New York, N.Y./Washington, D.C.  –  At today’s annual meeting of Walgreens Boots Alliance shareholders, responding to a question from the National Center for Public Policy Research, Walgreens Executive Chairman James Skinner indicated the pharmaceutical giant is willing to work with the Trump Administration in efforts to repeal and replace ObamaCare with a free market alternative.  Skinner, however, refused to discuss specific ways the company might be willing to help bring about reform in the health care industry.

“Walgreens says it wants to work with President Trump, but its executives were evasive about what the company could offer.  Leading from behind was a strategy for the previous administration.  The new leadership in the White House is looking for quick and decisive action, and Walgreens owes it to their employees and the communities it serves to come to the table with plans to help reform the government’s broken health care infrastructure,”  said National Center General Counsel and Free Enterprise Project Director Justin Danhof, Esq., who attended today’s meeting in New York City and questioned the Walgreens leadership. 

At the meeting, Danhof asked:

When former President Obama sought assistance with his health care law, Walgreens partnered with the administration to promote ObamaCare and its exchanges.  Largely unpopular, ObamaCare proved to be a failure as premiums skyrocketed, large insurers took massive taxpayer bailouts and many insurers left the exchanges altogether.

The current political climate offers a unique chance for both private industry and health care consumers.  President Trump has vowed to repeal and replace ObamaCare with a more patient-centric approach that provides greater options and relies on market forces to control prices…

[W]ill Walgreens work with the Trump Administration to promote its health care agenda as it did with the Obama Administration, and what specific reforms would you suggest to the new president? 

“While the response from Walgreens leaders lacked specifics, I am encouraged the company seems willing to move on from ObamaCare,” said Danhof.  “By promoting ObamaCare, Walgreens contributed to the vast destruction it caused.  Millions of Americans who lost their doctors and insurance plans are right to blame corporations such as Walgreens for supporting former President Obama’s top-down health care scheme.  If Walgreens is sincere about its willingness to work with the Trump Administration, I hope its leaders will quickly lay out a clear vision of what reforms would be best for health care consumers.”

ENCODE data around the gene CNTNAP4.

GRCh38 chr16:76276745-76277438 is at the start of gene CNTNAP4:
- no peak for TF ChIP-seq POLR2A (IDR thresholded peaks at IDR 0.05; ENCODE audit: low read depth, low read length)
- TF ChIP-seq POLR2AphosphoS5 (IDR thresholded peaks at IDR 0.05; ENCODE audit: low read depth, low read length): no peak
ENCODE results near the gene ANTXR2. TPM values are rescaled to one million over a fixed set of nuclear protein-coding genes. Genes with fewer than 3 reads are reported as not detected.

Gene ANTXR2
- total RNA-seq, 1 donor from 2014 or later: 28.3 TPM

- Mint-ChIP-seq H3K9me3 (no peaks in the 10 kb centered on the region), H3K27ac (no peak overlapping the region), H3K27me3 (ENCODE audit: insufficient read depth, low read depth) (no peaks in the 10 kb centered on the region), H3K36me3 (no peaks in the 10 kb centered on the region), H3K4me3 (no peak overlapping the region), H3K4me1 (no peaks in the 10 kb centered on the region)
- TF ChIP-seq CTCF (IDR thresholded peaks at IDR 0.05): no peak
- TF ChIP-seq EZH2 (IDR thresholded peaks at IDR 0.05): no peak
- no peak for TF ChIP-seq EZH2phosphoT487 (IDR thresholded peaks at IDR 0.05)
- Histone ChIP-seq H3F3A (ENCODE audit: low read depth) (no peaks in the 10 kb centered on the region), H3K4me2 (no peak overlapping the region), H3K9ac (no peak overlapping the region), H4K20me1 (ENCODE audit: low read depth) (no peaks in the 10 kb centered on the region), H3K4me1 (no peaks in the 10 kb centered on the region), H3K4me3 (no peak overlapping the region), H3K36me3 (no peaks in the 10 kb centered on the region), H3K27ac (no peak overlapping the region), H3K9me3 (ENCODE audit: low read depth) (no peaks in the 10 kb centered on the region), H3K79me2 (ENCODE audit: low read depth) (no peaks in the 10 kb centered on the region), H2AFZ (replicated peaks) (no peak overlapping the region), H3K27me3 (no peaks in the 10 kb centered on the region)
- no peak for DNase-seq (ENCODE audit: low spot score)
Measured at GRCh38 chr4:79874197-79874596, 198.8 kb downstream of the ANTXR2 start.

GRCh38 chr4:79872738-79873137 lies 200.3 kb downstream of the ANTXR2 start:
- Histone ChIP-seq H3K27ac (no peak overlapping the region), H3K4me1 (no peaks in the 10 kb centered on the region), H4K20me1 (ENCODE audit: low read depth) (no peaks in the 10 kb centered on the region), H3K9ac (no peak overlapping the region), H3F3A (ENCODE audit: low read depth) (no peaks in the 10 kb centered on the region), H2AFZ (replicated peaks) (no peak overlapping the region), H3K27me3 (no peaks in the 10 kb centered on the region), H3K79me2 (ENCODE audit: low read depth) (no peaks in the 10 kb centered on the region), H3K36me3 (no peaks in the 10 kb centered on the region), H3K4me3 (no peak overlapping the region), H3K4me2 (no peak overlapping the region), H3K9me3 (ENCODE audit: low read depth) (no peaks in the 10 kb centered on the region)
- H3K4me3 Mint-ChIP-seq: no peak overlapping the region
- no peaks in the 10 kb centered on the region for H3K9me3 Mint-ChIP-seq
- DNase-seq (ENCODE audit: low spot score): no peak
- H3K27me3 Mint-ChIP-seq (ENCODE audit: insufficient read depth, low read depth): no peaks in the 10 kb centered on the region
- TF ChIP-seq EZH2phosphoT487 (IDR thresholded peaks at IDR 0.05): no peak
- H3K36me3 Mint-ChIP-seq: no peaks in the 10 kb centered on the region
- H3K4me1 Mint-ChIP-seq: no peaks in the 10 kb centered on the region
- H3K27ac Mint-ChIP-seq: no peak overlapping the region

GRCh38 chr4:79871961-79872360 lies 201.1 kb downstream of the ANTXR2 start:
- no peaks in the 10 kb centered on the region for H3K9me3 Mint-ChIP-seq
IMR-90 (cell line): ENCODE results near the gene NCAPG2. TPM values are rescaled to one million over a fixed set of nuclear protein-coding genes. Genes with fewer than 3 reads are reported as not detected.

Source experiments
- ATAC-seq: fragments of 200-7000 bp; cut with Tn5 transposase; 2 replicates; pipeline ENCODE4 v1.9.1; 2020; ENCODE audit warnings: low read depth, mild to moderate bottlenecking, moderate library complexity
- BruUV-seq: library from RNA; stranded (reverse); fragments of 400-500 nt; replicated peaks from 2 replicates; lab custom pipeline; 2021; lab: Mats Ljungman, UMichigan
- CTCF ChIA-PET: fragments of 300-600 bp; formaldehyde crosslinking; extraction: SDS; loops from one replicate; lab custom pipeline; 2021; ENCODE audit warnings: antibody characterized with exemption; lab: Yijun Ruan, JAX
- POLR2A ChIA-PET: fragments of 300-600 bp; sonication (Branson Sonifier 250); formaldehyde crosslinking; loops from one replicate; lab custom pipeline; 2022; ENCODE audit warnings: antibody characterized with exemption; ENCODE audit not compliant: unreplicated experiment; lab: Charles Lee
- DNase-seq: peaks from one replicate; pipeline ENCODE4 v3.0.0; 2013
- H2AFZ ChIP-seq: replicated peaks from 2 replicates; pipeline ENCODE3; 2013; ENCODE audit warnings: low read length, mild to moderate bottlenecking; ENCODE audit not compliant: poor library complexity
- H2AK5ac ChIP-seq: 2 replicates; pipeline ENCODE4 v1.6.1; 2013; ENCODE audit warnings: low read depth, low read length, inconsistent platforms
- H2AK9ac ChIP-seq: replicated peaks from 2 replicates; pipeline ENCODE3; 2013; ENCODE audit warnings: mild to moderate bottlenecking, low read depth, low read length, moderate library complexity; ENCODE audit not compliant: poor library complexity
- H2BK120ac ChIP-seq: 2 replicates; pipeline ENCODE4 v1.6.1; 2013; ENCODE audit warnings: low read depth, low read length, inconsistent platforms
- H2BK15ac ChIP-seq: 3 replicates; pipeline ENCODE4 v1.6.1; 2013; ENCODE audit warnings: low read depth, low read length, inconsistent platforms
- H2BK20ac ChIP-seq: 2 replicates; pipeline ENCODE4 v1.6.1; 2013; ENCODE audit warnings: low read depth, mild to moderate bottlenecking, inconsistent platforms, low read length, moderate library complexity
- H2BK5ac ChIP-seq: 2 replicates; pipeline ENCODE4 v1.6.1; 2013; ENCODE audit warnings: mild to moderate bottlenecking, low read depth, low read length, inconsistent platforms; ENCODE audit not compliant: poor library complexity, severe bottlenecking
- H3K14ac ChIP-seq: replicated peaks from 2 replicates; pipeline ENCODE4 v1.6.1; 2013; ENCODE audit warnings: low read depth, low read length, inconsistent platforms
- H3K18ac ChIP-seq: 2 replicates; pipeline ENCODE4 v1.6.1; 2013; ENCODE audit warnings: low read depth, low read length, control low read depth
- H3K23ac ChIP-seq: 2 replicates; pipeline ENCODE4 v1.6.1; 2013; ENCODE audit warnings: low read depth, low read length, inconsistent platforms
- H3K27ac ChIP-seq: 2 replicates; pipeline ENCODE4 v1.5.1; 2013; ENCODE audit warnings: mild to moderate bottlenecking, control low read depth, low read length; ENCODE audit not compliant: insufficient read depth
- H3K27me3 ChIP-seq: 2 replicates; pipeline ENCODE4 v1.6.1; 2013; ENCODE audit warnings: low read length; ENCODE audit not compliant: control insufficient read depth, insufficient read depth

At today’s meeting, Danhof also asked about the future of Walgreens employees’ health insurance needs.  Beginning in 2014, Walgreens dropped 160,000 employees from their private health insurance plans and directed them to enroll in a health care exchange.  It was reported that this move was done, in part, because of high ObamaCare compliance costs.   This shifted the burden of potential higher future health-related insurance costs from the company to its employees.  While Walgreens apparently covered these costs in 2014, it is unclear what the company plans to do going forward.

In light of this, Danhof asked:

Walgreens greatest asset is its employees.  And unless their compensation will continue to increase to cover rising health care costs, Walgreens will have done harm to its greatest advocates.  As the public face of the company, these are some of the same employees that the company tasked with promoting ObamaCare…

[I]n 2014, Walgreens provided its employees with funds to cover the costs of their new health care plans.  Will you commit to continue this practice going forward?   

Walgreens Executive Chairman Skinner responded that the company would do what was necessary to take care of its employees. 

“If I were a Walgreens employee, I would be less than thrilled with Skinner’s response to my question,” said Danhof.  “There is great uncertainty regarding the future costs of health care services and health insurance.  This would be a large burden for its employees to bear.”

“Following the meeting,” Danhof added, “Walgreens spokesman Michael Polzin informed me that the company has continued to subsidize the employee’s health insurance plans at the same rate as before.  He also confirmed that, going forward, the company has every intention of maintaining the same subsidy percentages.” 

The National Center’s Free Enterprise Project is the nation’s preeminent free-market activist group focusing on shareholder activism and the confluence of big government and big business.  Since 2014, National Center representatives have participated in 89 shareholder meetings advancing free-market ideals in the areas of health care, energy, taxes, subsidies, regulations, religious freedom, food policies, media bias, gun rights, workers’ rights and many other important public policy issues.  Today’s Walgreens meeting marks its first shareholder meeting of 2017. 

In 2016, the Free Enterprise Project was featured in the Washington Post, the Washington Times, Fox News “Cavuto,” the Drudge Report, the Financial Times, Crain’s Chicago Business, Hollywood Reporter, the Los Angeles Times, Fortune, Newsmax, Daily Caller, Lifezette, the Seattle Times, the Quad City Times, the San Francisco Chronicle, and the Chicago Tribune among many others.  The Free Enterprise Project was also featured in Wall Street Journal writer Kim Strassel’s 2016 book The Intimidation Game: How the Left is Silencing Free Speech (Hachette Book Group). 

The National Center for Public Policy Research, founded in 1982, is a non-partisan, free-market, independent conservative think-tank.  Ninety-four percent of its support comes from individuals, less than four percent from foundations, and less than two percent from corporations.  It receives over 350,000 individual contributions a year from over 96,000 active recent contributors.  Sign up for free issue alerts here or follow us on Twitter at @NationalCenter for general announcements.  To be alerted to upcoming media appearances by National Center staff, follow our media appearances Twitter account at @NCPPRMedia.